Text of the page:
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On Monday, the Federal Housing Finance Agency (FHFA) announced the launch of Mortgage Translations, an effort to equip housing and mortgage professionals with resources for borrowers with limited English proficiency (LEP).

The hub initially includes mortgage paperwork in Spanish—including the Uniform Residential Loan Application (URLA)—but will be built out to include other languages, such as Chinese, Korean, Vietnamese and Tagalog, over the next two years. According to FHFA, a glossary and other informative materials are planned, as well, and the agency is creating a call center; developing a disclosure in five languages to supplement the URLA; and forming a language access working group, to give constituents a voice.

Access to credit has loosened in the recovery, but barriers continue to exist, predominantly for those for whom English is not their first language. According to the Asian Real Estate Association of America (AREAA), 35 percent of the Asian American/Pacific Islander community are LEP, and AAPI homeownership is lagging the national rate—and, although English proficiency is high among Hispanics, 56 percent believe it is “difficult” to get a mortgage, the National Association of Hispanic Real Estate Professionals (NAHREP) reports.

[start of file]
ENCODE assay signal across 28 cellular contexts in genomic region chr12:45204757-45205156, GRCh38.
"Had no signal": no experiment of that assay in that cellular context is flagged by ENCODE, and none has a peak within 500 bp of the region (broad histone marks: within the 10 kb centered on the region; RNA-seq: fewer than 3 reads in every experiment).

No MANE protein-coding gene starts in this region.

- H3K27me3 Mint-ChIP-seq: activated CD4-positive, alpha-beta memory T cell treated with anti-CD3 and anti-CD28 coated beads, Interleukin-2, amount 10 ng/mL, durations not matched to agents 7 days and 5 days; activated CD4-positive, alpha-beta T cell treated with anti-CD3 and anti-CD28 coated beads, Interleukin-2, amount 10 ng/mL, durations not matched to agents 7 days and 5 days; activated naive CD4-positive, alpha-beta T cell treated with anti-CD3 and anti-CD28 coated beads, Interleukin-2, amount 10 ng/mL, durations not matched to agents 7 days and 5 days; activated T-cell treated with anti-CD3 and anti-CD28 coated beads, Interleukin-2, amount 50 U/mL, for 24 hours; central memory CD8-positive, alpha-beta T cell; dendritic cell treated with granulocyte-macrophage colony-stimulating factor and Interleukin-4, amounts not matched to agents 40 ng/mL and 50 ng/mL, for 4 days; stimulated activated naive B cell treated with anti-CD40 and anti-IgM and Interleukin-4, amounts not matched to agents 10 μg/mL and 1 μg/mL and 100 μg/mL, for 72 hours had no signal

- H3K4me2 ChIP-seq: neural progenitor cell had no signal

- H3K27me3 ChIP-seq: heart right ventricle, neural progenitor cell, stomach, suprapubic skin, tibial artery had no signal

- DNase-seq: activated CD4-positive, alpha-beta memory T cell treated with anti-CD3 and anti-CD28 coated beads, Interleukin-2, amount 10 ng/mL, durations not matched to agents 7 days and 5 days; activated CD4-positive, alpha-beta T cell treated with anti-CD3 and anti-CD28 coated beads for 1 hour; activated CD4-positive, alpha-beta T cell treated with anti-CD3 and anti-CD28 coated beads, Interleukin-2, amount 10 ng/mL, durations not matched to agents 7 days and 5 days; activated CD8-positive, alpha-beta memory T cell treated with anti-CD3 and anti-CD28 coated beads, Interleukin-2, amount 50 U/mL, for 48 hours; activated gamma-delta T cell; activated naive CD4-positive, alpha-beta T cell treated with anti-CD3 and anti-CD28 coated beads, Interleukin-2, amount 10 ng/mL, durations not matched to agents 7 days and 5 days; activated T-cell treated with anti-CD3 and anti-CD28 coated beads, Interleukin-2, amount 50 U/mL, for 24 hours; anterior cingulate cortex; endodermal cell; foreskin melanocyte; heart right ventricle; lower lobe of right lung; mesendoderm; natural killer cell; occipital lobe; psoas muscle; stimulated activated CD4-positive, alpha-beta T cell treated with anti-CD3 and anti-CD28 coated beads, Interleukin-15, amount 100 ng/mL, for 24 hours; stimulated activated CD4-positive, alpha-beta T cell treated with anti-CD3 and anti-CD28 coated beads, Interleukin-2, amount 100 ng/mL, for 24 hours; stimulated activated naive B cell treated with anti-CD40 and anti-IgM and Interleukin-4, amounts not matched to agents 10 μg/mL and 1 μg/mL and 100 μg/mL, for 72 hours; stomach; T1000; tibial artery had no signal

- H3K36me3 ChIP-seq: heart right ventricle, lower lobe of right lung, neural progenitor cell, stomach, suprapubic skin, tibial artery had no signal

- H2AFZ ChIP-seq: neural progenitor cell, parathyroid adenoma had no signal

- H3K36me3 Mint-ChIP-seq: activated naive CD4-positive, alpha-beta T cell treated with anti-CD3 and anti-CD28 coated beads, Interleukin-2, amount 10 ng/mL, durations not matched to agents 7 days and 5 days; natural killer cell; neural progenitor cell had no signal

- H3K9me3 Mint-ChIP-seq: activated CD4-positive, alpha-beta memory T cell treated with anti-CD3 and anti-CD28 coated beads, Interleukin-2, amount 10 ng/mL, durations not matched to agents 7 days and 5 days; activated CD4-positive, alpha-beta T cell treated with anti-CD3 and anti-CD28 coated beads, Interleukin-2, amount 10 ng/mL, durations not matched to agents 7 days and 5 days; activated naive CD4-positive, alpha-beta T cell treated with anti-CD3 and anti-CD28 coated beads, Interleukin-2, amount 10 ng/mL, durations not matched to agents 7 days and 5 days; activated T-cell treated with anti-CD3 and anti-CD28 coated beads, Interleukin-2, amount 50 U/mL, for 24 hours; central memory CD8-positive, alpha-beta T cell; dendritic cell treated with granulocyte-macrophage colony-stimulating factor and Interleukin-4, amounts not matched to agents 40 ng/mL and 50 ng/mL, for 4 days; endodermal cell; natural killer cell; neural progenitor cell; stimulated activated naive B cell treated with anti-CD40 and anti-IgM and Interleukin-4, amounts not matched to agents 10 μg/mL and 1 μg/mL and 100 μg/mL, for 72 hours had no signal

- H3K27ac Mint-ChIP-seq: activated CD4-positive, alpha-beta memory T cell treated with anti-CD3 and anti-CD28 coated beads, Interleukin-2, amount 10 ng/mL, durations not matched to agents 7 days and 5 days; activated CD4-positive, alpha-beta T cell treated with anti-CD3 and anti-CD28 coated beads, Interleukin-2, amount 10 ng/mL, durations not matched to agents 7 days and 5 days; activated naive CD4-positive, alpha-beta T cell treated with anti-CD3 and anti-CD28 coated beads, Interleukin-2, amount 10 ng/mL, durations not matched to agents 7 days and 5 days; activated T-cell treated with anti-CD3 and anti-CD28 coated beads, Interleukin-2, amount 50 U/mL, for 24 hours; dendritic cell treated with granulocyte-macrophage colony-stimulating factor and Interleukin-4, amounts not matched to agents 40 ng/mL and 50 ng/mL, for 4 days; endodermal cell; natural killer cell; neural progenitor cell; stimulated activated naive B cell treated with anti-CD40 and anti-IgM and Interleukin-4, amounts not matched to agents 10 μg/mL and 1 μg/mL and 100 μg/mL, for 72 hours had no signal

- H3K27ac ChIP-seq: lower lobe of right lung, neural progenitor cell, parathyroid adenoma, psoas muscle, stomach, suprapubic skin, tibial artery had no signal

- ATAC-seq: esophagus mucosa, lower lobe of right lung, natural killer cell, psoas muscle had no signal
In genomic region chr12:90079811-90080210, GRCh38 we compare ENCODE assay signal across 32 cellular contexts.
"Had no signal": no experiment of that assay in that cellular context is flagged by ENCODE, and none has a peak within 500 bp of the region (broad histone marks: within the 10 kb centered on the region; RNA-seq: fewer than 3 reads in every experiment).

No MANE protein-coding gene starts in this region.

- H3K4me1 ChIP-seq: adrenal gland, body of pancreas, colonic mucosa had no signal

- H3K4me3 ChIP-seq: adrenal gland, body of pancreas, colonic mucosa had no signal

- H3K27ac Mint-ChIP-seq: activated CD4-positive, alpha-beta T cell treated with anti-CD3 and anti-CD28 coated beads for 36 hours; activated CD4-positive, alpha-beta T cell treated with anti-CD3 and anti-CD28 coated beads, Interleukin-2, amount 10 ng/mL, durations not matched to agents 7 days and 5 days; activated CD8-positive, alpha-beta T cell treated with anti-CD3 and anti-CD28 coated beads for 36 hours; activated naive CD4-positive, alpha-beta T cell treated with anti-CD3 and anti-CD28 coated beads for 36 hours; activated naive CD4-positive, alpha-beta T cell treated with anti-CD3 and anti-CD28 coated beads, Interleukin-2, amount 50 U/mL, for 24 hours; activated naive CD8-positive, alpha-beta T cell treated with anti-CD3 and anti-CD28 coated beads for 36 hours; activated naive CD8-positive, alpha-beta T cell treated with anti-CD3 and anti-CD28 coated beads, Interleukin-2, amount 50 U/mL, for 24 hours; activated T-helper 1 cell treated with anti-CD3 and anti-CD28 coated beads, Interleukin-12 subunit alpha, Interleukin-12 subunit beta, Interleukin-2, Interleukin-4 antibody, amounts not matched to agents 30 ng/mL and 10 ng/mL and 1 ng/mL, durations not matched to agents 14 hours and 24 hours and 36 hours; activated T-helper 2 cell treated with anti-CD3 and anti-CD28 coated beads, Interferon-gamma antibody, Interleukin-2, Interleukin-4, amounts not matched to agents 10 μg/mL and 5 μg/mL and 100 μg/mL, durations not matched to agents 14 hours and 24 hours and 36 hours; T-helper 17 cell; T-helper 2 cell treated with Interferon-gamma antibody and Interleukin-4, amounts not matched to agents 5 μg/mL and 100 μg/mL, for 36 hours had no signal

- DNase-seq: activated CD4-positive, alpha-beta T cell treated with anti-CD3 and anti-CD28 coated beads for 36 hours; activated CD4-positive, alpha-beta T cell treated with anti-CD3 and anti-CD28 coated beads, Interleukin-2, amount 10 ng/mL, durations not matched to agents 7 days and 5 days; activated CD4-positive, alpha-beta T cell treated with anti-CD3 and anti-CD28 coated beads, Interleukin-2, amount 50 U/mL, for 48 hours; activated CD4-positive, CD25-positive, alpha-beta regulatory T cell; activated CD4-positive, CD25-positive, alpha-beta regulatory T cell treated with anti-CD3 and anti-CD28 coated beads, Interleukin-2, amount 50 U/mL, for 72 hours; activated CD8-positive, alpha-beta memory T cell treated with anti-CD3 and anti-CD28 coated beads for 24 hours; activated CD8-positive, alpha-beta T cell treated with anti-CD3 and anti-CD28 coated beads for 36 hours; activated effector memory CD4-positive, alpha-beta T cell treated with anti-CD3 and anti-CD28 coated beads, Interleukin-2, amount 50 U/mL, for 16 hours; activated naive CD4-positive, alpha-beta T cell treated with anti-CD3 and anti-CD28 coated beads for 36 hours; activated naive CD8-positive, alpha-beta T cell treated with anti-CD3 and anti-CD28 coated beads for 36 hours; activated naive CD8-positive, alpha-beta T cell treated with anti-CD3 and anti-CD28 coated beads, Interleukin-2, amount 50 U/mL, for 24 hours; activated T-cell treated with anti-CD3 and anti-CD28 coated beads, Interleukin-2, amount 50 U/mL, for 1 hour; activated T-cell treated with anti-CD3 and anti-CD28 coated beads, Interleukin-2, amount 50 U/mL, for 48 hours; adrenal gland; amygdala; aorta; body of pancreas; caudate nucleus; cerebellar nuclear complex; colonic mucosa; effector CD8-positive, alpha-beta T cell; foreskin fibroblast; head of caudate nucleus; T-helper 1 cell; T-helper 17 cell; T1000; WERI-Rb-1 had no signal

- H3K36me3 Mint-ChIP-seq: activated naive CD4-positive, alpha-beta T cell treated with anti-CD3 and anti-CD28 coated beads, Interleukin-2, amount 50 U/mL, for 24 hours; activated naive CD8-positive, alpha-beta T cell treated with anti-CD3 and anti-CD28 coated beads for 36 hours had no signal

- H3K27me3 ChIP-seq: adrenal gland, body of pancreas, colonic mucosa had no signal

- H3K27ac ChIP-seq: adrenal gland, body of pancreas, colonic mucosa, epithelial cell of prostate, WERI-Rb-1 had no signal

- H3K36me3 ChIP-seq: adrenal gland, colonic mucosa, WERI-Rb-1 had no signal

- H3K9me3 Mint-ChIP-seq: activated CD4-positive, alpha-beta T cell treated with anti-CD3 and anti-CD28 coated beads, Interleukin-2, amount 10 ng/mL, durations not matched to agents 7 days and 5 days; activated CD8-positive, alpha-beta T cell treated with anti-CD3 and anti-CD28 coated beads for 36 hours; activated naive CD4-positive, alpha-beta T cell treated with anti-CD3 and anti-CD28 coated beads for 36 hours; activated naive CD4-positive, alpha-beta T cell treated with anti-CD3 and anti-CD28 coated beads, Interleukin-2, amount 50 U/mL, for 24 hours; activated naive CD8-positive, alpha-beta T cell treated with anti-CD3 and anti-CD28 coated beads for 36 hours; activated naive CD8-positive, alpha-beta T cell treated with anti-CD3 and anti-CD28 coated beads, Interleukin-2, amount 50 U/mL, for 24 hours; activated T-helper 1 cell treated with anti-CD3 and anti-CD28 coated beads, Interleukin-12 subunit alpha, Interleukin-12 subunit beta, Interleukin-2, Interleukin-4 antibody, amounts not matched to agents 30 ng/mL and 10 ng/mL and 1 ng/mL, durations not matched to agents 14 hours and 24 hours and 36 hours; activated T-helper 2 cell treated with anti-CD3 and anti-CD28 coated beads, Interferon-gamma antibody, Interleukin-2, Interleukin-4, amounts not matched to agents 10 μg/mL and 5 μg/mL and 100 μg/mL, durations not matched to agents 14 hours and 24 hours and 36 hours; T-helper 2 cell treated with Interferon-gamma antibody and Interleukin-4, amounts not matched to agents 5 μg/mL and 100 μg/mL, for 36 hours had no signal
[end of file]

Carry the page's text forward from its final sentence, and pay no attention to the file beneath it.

With the initiative, FHFA and the GSEs aim to foster greater knowledge of the lending process, as well as open up opportunities for these segments and others.

“FHFA is proud to collaborate with Freddie Mac and Fannie Mae and so many others on this important initiative to help address language barriers that impede access to mortgage credit,” said Janell Byrd-Chichester, chief of staff at FHFA, in a statement. “The Mortgage Translations clearinghouse is one part of a [multi-year plan] and includes a number of meaningful resources to help mortgage industry professionals reach a broader range of borrowers.”

“My parents lived in San Francisco for over 70 years,” says John Wong, co-founder of AREAA. “They came to the United States when there were few, if any, opportunities for them to learn English. As a child, I translated. I have been a real estate agent for over 38 years, and have worked with thousands of clients who did not speak English. As an adult, I translated—I improvised a translator because there was no uniformity in how real estate and mortgage terms are translated. With the FHFA’s Mortgage Translator, now there is uniformity in how terms are applied. It’s about time.”

DeVita_Suzanne_60x60Suzanne De Vita is RISMedia’s online news editor. Email her your real estate news ideas at For the latest real estate news and trends, bookmark